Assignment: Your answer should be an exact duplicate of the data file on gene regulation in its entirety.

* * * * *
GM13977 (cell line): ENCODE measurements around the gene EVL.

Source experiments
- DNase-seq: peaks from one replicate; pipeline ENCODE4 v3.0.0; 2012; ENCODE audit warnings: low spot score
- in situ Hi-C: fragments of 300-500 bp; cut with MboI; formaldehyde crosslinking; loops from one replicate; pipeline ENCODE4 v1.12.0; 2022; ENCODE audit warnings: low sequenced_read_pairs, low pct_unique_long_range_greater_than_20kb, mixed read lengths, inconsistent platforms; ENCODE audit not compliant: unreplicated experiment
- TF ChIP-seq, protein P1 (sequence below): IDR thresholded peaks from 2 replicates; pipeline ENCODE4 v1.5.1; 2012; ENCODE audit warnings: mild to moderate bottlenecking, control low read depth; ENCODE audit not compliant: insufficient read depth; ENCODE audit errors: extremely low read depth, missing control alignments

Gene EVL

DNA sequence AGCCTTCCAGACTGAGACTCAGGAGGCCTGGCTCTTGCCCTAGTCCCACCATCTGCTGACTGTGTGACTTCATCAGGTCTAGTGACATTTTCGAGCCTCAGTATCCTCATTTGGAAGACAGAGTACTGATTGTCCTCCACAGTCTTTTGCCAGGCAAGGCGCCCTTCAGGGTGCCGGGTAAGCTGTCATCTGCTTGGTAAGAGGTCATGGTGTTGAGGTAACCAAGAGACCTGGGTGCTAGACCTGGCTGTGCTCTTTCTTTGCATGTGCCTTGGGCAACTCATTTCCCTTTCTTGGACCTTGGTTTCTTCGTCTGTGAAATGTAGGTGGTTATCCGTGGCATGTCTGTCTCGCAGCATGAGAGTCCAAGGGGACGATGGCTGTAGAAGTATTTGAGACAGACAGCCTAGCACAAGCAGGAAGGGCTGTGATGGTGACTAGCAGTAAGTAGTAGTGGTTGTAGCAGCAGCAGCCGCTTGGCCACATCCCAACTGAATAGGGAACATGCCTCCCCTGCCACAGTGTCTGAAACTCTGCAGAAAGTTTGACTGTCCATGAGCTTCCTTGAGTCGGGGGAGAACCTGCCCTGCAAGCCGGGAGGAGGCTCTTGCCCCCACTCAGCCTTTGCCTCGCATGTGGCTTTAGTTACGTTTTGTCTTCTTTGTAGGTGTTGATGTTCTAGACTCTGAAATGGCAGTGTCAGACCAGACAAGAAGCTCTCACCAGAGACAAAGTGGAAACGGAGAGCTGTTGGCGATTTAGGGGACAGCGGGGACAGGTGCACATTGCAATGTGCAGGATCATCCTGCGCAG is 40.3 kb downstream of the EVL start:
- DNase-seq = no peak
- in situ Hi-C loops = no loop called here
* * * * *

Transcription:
GM13977 (cell line): ENCODE measurements around the gene EVL.

Source experiments
- DNase-seq: peaks from one replicate; pipeline ENCODE4 v3.0.0; 2012; ENCODE audit warnings: low spot score
- in situ Hi-C: fragments of 300-500 bp; cut with MboI; formaldehyde crosslinking; loops from one replicate; pipeline ENCODE4 v1.12.0; 2022; ENCODE audit warnings: low sequenced_read_pairs, low pct_unique_long_range_greater_than_20kb, mixed read lengths, inconsistent platforms; ENCODE audit not compliant: unreplicated experiment
- TF ChIP-seq, protein P1 (sequence below): IDR thresholded peaks from 2 replicates; pipeline ENCODE4 v1.5.1; 2012; ENCODE audit warnings: mild to moderate bottlenecking, control low read depth; ENCODE audit not compliant: insufficient read depth; ENCODE audit errors: extremely low read depth, missing control alignments

Gene EVL

DNA sequence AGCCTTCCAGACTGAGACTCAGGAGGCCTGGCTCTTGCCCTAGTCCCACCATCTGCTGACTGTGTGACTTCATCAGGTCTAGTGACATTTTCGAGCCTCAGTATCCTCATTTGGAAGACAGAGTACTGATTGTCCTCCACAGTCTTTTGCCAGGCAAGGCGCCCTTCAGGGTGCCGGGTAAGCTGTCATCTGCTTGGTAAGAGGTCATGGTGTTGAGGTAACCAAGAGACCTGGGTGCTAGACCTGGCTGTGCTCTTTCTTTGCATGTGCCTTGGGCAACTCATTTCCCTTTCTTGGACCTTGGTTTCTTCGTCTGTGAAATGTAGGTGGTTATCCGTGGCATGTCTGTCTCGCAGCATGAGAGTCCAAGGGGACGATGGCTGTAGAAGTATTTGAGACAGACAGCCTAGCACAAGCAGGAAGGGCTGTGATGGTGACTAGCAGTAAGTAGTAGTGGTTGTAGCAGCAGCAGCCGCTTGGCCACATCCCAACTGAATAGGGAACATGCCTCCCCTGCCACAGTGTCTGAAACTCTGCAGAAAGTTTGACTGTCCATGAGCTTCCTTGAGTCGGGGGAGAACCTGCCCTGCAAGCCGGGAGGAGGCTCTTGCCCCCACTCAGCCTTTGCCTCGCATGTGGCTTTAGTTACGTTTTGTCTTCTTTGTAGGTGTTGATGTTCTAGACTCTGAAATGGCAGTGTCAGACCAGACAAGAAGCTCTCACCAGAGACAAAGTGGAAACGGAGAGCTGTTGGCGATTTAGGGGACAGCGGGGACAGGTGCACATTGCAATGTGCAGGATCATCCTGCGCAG is 40.3 kb downstream of the EVL start:
- DNase-seq = no peak
- in situ Hi-C loops = no loop called here